Cwele vs ICASA standoff cost R1.7m

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Minister of telecommunications and postal services Siyabonga Cwele [Photo source: ITU]
Minister of telecommunications and postal services Siyabonga Cwele [Photo source: ITU]

The telecommunications and postal services department spent R1.7 million in legal fees for the impasse between minister Siyabonga Cwele and the Independent Communications Authority of SA (ICASA).

This information came to light when Cwele replied to a Parliamentary question posed by Marian Shinn, Democratic Alliance MP and telecoms and postal services shadow minister.

In his reply, Cwele said his department informed him the amount paid was over the duration of the spectrum auction tug-of-war with ICASA. "A total amount of R1 703 628.36 had been paid to date towards legal fees."

Breakdown of legal fees since 2016

When ICASA invited telecoms operators to apply for radio frequency spectrum in the 700MHz, 800MHz and 2.6GHz bands on 15 July 2016, it seemed, after years of asking, South African mobile operators would finally get additional spectrum.

At the time, the telecoms regulator said the applications for spectrum would help operators provide mobile broadband wireless access services for urban and rural areas.

"The main aim of licensing 700MHz, 800MHz and 2 600MHz is to ensure nationwide broadband access for all citizens by 2020, in line with the National Development Plan and SA Connect policy."

However, the move was slammed by Cwele as it was apparently "issued without consultation and prior notification to government as the policymaker".

The minister also flagged the fact that there was no policy direction on spectrum at the time, as government's integrated ICT Policy White Paper was yet to be finalised.

The DTPS subsequently announced the minister was planning legal action to review the actions of ICASA. According to the department, the minister's decision to take legal action follows two meetings held with the regulator on 15 and 19 July 2016 "that failed to resolve the matter amicably".

In addition, Cwele said a request from government, in September 2015, for ICASA to halt its process "was ignored". This was after the regulator first published an 'information memorandum' that provided guidance to prospective applicants that wished to apply for licensing of the three bands of spectrum to be used for next-generation mobile services.

Although ICASA pointed out it believed it had "followed the law as it currently applies in publishing the ITA [invitation to apply]", in August 2016, the minister filed papers in the Pretoria High Court in an attempt to stop the regulator's plans to hold a spectrum auction for telecoms operators.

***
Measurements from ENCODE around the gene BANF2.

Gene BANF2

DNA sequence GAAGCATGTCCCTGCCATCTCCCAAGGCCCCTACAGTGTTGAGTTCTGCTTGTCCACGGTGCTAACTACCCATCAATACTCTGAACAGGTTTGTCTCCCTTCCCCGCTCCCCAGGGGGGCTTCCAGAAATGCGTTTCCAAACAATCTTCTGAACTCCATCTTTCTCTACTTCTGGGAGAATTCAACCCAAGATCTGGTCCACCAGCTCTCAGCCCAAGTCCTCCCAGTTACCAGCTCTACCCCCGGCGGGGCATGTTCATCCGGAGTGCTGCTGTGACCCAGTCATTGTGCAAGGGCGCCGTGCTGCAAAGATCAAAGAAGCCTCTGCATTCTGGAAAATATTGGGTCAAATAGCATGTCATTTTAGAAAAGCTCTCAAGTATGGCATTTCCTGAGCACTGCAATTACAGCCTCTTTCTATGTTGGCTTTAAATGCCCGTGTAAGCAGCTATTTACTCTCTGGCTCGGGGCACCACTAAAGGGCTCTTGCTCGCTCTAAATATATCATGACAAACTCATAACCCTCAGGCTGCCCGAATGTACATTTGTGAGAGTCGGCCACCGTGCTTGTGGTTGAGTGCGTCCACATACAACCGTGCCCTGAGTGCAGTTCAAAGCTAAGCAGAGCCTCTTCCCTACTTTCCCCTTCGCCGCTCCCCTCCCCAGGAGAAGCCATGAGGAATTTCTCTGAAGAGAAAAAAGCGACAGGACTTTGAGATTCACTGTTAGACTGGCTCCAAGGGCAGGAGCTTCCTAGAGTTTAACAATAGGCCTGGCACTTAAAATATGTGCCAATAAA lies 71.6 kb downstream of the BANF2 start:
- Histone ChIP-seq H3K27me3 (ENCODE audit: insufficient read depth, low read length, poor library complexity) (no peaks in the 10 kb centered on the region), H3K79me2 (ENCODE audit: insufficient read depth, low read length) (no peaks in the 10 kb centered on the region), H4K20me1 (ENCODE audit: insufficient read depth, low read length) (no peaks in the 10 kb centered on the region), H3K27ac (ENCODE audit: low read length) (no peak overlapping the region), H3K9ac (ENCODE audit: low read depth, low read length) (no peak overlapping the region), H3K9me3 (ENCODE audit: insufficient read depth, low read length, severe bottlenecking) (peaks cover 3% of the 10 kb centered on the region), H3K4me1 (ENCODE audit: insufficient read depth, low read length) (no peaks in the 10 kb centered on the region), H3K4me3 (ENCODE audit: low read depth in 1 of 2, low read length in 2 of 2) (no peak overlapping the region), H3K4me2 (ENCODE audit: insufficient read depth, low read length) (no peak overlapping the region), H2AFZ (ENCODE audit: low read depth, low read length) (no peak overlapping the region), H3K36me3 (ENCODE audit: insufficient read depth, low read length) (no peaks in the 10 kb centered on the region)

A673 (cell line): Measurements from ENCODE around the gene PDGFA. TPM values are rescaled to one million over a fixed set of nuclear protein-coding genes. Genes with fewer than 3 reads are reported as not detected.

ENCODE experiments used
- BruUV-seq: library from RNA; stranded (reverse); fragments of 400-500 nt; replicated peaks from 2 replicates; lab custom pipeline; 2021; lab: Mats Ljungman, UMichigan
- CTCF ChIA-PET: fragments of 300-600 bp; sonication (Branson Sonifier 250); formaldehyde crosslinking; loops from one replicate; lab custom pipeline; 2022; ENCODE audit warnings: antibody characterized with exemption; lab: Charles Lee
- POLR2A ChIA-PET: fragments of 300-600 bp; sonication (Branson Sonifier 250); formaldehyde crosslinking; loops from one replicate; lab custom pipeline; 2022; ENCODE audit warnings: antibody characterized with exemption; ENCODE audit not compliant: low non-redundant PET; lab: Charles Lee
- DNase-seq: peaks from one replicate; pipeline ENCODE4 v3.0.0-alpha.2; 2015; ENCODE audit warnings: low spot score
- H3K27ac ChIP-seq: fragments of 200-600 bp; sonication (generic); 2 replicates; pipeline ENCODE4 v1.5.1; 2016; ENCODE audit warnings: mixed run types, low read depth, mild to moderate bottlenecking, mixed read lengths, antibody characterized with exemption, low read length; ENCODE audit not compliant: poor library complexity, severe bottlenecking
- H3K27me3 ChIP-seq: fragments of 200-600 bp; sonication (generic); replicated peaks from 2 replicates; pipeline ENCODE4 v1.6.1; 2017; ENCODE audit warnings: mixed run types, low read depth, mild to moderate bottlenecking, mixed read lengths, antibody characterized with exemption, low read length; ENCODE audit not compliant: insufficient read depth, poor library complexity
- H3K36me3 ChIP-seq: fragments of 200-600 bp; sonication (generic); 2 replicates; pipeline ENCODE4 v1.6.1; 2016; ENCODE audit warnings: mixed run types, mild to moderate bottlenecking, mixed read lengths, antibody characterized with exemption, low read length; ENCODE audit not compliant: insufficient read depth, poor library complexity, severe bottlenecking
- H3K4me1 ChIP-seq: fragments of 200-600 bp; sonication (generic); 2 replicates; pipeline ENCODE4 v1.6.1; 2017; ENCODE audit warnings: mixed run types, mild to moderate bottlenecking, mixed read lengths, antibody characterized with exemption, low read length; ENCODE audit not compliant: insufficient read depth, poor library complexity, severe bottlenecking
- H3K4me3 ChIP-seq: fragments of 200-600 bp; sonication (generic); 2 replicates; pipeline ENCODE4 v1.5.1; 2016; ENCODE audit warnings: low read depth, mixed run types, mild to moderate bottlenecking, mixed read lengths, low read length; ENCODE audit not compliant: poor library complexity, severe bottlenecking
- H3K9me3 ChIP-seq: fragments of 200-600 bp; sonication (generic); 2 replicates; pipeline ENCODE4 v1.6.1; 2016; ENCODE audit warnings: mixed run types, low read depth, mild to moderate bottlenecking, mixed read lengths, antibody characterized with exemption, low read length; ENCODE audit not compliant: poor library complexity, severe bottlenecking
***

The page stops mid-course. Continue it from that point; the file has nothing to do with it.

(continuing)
In September 2016, the North Gauteng High Court in Pretoria ruled that ICASA is prevented from implementing the licensing steps and processes referred to in an ITA issued in July.

The court judgment also said ICASA is interdicted from accepting any bids for the ITA and from taking any steps to advance the ITA, "pending an application by Cell C to launch review proceedings in respect [of] the invitation to apply, provided the review application is served by 14 October 2016".

Following the ruling, ICASA announced it accepts the high court judgment, subsequently delaying the spectrum auction indefinitely in February 2017.

This year, Cwele's department and the ICASA council agreed to settle the court challenge involving the ITA, which was issued on 15 July 2016 for the allocation of high demand spectrum.

The move followed president Cyril Ramaphosa's September pronouncement that government will initiate the process to license high-demand radio spectrum within the next few weeks. The licensing of the radio frequency spectrum is one of the reforms government proposes to ignite economic activity, restore investor confidence, prevent further job losses and create new jobs.

In a statement, Cwele and ICASA said: "The agreement is a product of consultations between the minister, the department and ICASA. As a result of the settlement, the minister commenced consultations with ICASA on a draft policy direction for the licensing of high-demand spectrum and intends issuing the draft policy direction for public comment."

Last month, ICASA confirmed plans to license high-demand radio frequency spectrum by the end of March 2019.

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